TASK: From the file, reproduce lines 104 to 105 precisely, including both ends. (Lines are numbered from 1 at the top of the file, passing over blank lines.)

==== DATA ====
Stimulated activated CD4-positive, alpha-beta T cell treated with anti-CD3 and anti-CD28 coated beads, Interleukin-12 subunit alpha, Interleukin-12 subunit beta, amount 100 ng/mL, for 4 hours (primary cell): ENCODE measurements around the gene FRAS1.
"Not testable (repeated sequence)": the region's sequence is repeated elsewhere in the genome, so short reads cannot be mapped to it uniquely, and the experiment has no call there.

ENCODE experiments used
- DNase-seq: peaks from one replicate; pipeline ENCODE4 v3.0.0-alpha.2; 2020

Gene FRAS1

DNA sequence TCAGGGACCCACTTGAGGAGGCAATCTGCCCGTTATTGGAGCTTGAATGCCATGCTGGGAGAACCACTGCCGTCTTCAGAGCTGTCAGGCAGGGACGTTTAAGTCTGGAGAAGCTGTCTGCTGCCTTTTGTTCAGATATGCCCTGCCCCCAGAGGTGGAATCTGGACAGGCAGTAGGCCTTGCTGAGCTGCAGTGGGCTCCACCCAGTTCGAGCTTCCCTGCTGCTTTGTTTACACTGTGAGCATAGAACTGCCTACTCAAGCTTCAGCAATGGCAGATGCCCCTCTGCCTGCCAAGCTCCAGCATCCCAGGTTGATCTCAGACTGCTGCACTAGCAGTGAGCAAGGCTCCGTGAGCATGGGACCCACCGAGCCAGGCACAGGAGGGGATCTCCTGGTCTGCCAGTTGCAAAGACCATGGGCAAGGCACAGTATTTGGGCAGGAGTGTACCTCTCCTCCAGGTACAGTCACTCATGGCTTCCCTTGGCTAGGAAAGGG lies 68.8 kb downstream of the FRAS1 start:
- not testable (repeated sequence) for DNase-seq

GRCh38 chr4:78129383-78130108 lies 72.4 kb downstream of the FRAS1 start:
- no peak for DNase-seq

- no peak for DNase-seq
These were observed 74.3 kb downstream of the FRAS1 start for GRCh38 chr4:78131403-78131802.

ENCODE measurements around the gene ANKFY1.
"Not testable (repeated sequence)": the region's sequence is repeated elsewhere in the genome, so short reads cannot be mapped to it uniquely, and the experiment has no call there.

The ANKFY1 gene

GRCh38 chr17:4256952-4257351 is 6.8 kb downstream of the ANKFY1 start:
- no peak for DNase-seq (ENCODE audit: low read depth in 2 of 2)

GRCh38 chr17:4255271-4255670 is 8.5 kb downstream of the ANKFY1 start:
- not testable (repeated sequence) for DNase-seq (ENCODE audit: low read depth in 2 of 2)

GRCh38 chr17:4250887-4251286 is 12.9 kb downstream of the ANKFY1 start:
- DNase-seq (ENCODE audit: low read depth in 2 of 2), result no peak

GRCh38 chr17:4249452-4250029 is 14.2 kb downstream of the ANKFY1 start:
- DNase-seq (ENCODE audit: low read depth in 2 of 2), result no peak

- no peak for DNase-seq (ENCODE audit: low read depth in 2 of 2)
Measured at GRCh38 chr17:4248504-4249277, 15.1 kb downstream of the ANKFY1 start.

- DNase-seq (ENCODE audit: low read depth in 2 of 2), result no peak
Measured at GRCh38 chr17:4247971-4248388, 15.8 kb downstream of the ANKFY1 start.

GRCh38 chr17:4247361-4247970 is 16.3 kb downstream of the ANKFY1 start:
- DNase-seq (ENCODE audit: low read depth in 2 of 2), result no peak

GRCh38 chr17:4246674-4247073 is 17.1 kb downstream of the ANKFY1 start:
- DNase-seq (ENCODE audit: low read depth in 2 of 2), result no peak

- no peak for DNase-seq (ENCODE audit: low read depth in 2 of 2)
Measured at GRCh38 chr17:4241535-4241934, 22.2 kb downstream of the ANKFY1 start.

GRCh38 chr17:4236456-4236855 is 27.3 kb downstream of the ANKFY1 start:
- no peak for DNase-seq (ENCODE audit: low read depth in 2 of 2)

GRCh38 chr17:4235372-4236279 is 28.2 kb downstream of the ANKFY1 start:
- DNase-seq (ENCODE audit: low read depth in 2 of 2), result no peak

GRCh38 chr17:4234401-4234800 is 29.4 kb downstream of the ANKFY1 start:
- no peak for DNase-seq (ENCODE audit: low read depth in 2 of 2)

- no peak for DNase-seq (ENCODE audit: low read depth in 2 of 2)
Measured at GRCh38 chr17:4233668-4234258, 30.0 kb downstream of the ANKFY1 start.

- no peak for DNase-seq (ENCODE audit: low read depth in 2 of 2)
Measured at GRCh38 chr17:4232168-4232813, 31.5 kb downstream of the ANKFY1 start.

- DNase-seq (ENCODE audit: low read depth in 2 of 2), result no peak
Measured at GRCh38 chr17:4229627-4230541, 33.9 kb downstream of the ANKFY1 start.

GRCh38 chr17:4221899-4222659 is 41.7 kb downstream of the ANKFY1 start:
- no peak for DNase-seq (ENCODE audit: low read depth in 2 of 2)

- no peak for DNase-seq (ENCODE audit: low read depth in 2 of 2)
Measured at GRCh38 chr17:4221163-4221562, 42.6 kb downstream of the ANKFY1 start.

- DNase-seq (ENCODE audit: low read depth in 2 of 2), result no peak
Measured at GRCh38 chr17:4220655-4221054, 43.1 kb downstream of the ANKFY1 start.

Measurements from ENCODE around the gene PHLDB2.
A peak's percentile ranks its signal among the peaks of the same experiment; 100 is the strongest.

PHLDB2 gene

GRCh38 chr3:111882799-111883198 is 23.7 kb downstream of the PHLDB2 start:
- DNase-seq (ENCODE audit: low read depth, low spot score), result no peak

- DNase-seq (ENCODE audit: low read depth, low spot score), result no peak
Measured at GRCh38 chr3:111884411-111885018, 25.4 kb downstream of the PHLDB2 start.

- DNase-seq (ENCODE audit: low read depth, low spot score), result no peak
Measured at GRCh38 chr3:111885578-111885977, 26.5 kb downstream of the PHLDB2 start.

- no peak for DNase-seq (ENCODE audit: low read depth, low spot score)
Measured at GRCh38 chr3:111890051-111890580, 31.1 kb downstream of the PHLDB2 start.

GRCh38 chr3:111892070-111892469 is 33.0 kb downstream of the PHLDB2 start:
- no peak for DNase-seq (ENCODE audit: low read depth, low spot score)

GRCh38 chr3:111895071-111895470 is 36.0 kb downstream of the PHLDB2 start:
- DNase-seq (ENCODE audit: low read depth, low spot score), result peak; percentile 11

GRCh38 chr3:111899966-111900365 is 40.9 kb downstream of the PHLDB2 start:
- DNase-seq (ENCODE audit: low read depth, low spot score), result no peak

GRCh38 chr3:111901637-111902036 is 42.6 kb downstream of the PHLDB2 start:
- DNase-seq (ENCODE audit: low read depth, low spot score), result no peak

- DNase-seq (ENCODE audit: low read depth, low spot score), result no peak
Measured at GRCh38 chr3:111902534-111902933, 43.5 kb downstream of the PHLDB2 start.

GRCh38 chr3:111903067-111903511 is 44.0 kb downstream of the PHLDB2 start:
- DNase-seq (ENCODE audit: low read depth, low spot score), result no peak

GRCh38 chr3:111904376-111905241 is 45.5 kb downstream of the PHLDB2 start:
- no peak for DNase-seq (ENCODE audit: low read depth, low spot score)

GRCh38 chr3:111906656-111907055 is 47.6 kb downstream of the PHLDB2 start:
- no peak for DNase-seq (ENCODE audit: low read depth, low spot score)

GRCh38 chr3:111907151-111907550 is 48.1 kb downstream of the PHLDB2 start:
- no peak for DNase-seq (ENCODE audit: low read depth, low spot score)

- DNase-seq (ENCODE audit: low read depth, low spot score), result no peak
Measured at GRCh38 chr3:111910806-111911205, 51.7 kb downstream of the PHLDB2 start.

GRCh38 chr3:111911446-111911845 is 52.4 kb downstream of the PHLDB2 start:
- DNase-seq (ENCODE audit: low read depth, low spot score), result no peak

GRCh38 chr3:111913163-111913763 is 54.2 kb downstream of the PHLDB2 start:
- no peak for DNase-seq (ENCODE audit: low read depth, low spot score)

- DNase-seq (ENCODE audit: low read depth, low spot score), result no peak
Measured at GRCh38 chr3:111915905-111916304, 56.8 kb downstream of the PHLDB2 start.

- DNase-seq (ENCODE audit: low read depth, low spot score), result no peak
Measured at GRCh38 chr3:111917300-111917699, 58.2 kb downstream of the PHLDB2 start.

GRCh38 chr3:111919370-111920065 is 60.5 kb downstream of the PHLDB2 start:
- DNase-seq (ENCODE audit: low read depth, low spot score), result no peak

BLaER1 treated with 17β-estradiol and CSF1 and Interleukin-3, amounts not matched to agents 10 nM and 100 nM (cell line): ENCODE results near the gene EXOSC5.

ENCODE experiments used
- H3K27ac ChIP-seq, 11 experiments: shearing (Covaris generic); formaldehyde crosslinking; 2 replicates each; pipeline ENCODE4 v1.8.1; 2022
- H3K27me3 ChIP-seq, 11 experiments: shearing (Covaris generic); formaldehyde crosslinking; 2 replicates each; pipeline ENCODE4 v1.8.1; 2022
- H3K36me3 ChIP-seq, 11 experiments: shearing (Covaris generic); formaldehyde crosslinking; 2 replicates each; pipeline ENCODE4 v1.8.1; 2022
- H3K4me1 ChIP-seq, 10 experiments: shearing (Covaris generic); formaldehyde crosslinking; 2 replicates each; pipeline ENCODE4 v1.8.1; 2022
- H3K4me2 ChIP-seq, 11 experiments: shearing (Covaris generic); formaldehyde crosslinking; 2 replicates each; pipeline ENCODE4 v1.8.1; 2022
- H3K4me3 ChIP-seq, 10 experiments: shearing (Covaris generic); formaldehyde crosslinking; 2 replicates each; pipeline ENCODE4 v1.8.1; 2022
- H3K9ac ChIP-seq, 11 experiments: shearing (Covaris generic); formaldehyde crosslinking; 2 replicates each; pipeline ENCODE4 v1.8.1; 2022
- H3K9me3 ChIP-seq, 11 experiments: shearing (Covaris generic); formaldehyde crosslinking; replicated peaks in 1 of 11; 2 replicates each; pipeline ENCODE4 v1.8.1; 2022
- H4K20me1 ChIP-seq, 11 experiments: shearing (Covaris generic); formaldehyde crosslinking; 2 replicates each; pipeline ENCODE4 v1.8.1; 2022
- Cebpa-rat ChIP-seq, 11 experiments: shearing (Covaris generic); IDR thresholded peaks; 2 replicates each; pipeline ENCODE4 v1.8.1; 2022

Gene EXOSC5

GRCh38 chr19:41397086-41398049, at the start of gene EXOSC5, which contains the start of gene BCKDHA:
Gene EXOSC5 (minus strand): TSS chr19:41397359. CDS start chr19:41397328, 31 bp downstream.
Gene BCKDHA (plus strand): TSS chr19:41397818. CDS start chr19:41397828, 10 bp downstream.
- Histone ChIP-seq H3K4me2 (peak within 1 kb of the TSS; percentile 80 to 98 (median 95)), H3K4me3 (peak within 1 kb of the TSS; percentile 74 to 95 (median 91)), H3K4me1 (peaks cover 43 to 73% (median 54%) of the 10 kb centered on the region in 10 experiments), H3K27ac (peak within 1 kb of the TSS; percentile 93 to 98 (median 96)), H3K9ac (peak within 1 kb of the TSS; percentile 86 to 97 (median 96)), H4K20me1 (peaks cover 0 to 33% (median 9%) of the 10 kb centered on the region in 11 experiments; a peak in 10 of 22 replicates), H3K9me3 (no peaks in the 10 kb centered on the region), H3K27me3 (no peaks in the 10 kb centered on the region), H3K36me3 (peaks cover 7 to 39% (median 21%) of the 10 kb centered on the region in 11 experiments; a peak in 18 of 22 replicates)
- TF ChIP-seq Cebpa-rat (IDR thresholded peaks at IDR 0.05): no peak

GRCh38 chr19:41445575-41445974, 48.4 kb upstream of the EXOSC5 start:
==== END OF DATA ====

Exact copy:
Gene EXOSC5

GRCh38 chr19:41397086-41398049, at the start of gene EXOSC5, which contains the start of gene BCKDHA: